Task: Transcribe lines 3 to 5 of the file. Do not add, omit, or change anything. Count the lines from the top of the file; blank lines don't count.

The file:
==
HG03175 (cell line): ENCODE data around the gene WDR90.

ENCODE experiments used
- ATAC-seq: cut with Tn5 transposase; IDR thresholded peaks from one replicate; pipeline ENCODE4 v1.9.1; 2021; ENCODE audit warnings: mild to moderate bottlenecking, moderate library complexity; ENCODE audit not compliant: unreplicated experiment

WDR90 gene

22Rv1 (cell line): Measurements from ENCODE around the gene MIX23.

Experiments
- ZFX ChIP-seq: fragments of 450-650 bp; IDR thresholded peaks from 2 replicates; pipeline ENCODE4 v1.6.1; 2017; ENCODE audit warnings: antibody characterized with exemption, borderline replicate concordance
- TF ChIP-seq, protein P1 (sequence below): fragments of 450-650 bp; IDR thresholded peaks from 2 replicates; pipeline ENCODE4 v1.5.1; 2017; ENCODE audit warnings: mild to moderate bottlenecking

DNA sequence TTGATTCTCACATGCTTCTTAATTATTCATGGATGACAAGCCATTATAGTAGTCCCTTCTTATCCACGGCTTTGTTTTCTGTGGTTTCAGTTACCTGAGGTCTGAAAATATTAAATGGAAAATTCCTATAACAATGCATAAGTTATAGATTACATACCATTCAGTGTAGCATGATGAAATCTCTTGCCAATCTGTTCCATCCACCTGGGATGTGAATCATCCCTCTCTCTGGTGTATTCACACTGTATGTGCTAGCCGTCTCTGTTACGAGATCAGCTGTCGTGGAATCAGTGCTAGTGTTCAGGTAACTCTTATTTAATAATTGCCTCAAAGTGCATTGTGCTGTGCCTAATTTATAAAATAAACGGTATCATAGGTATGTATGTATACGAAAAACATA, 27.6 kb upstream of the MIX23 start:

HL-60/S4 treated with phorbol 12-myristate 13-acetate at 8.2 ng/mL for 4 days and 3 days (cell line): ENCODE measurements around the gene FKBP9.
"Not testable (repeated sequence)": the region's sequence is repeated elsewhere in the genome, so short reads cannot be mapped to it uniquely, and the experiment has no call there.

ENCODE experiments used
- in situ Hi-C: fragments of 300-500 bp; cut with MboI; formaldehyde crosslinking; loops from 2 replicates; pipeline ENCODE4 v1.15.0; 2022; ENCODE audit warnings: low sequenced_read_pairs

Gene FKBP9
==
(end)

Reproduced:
- ATAC-seq: cut with Tn5 transposase; IDR thresholded peaks from one replicate; pipeline ENCODE4 v1.9.1; 2021; ENCODE audit warnings: mild to moderate bottlenecking, moderate library complexity; ENCODE audit not compliant: unreplicated experiment

WDR90 gene

22Rv1 (cell line): Measurements from ENCODE around the gene MIX23.